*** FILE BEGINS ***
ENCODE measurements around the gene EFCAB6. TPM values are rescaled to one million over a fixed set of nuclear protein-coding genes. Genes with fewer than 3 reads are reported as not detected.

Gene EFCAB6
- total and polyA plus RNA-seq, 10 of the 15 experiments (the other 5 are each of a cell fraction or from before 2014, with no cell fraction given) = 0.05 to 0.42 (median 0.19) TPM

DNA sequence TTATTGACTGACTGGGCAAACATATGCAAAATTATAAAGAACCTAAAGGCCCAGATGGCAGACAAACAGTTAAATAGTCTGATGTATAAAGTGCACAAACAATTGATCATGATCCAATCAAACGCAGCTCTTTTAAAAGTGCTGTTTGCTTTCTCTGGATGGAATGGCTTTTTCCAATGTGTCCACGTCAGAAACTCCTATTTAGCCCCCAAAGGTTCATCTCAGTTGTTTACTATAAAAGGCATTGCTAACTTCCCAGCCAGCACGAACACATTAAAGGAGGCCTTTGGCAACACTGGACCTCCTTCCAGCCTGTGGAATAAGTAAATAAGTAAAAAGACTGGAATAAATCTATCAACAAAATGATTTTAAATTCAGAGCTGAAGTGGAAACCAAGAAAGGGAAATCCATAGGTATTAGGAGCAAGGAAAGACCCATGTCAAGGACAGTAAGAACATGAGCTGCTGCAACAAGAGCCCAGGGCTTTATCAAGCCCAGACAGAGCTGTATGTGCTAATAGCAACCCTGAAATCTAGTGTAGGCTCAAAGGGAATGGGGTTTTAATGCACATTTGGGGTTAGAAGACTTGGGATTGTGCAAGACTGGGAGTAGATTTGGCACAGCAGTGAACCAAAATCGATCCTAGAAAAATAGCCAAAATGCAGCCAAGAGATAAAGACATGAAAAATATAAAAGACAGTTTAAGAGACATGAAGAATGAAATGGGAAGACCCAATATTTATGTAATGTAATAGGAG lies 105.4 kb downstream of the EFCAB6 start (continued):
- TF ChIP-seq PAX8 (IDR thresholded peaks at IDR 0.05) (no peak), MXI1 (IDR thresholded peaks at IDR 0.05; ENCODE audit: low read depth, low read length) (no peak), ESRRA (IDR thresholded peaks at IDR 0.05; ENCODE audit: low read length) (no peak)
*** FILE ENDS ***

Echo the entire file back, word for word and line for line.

ENCODE measurements around the gene EFCAB6. TPM values are rescaled to one million over a fixed set of nuclear protein-coding genes. Genes with fewer than 3 reads are reported as not detected.

Gene EFCAB6
- total and polyA plus RNA-seq, 10 of the 15 experiments (the other 5 are each of a cell fraction or from before 2014, with no cell fraction given) = 0.05 to 0.42 (median 0.19) TPM

DNA sequence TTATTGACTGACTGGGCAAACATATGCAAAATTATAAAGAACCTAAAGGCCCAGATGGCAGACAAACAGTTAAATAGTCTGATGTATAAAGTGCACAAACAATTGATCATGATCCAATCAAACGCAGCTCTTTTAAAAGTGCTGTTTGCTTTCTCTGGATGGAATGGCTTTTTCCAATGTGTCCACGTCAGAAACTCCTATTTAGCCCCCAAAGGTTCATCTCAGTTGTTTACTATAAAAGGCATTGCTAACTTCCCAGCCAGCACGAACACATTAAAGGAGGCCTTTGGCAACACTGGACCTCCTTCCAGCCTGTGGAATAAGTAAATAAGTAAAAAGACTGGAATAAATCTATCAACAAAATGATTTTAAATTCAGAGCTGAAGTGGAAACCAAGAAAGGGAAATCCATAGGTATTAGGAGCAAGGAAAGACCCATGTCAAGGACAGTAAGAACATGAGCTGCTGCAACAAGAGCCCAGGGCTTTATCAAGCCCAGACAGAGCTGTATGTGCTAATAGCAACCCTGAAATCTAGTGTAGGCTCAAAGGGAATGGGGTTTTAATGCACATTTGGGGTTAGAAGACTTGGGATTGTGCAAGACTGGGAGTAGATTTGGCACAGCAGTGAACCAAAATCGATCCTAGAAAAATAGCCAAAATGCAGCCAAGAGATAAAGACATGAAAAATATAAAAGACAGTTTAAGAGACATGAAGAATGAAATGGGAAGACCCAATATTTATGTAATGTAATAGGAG lies 105.4 kb downstream of the EFCAB6 start (continued):
- TF ChIP-seq PAX8 (IDR thresholded peaks at IDR 0.05) (no peak), MXI1 (IDR thresholded peaks at IDR 0.05; ENCODE audit: low read depth, low read length) (no peak), ESRRA (IDR thresholded peaks at IDR 0.05; ENCODE audit: low read length) (no peak)